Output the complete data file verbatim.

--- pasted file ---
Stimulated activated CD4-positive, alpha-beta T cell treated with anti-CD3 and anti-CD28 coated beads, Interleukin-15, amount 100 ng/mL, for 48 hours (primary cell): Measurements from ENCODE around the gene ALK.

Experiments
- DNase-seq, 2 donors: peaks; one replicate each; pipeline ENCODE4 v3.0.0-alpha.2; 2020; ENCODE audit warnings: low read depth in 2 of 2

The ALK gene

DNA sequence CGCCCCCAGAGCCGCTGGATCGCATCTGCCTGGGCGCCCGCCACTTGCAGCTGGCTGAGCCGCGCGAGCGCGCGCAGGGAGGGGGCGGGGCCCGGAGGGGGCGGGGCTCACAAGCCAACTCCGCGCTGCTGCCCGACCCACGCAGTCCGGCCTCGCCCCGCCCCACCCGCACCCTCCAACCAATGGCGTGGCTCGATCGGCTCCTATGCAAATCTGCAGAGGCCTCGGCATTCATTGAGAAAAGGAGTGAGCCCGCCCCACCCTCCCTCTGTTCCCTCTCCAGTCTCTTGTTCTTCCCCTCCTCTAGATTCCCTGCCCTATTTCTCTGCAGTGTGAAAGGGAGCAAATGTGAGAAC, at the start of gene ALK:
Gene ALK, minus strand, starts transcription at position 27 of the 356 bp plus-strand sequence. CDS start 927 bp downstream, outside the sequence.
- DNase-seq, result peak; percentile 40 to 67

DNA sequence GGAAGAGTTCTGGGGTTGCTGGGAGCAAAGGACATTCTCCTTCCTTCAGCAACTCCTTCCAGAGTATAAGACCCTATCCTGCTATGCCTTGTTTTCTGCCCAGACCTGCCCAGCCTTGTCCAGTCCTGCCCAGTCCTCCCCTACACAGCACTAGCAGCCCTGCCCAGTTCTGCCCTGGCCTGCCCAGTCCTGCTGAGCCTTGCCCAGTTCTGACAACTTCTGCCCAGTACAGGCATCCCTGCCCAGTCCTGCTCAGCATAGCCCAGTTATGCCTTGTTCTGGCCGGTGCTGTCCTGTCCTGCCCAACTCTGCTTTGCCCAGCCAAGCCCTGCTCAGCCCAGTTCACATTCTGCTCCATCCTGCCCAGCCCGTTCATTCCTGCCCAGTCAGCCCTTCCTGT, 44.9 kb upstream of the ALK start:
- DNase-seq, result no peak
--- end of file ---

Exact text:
Stimulated activated CD4-positive, alpha-beta T cell treated with anti-CD3 and anti-CD28 coated beads, Interleukin-15, amount 100 ng/mL, for 48 hours (primary cell): Measurements from ENCODE around the gene ALK.

Experiments
- DNase-seq, 2 donors: peaks; one replicate each; pipeline ENCODE4 v3.0.0-alpha.2; 2020; ENCODE audit warnings: low read depth in 2 of 2

The ALK gene

DNA sequence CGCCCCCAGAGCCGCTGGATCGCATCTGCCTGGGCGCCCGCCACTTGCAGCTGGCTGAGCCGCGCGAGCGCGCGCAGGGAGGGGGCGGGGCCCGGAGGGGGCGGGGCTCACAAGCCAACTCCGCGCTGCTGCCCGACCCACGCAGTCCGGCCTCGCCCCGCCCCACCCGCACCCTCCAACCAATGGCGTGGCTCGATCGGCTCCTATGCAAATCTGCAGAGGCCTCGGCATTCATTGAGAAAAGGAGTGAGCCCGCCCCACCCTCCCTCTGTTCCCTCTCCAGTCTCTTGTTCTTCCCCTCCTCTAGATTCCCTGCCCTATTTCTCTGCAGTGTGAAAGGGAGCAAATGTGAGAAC, at the start of gene ALK:
Gene ALK, minus strand, starts transcription at position 27 of the 356 bp plus-strand sequence. CDS start 927 bp downstream, outside the sequence.
- DNase-seq, result peak; percentile 40 to 67

DNA sequence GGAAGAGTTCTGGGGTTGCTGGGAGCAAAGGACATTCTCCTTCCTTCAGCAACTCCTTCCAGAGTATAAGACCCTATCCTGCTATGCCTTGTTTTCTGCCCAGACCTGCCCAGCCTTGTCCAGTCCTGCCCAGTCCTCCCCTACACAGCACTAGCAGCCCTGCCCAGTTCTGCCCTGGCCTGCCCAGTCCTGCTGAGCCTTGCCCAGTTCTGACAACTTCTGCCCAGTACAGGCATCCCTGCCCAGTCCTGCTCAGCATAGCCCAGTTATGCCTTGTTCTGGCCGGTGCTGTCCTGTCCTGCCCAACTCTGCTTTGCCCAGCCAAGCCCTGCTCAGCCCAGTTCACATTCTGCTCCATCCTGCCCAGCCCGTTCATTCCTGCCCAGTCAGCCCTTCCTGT, 44.9 kb upstream of the ALK start:
- DNase-seq, result no peak